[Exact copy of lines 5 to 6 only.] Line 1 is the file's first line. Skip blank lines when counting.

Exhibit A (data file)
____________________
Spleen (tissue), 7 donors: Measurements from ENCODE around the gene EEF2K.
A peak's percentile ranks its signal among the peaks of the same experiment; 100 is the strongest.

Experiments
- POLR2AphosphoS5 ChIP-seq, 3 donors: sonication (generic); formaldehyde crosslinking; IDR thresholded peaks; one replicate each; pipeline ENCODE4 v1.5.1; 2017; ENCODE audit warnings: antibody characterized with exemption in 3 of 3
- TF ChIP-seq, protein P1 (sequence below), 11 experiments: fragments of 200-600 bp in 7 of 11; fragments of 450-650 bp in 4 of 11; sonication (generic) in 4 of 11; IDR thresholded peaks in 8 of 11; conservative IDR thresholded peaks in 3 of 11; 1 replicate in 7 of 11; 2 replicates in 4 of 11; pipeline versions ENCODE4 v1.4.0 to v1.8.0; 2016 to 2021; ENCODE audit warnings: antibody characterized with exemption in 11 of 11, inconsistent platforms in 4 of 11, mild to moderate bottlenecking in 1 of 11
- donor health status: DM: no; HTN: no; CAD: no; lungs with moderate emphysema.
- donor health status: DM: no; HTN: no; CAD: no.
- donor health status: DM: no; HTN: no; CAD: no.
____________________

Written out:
- TF ChIP-seq, protein P1 (sequence below), 11 experiments: fragments of 200-600 bp in 7 of 11; fragments of 450-650 bp in 4 of 11; sonication (generic) in 4 of 11; IDR thresholded peaks in 8 of 11; conservative IDR thresholded peaks in 3 of 11; 1 replicate in 7 of 11; 2 replicates in 4 of 11; pipeline versions ENCODE4 v1.4.0 to v1.8.0; 2016 to 2021; ENCODE audit warnings: antibody characterized with exemption in 11 of 11, inconsistent platforms in 4 of 11, mild to moderate bottlenecking in 1 of 11
- donor health status: DM: no; HTN: no; CAD: no; lungs with moderate emphysema.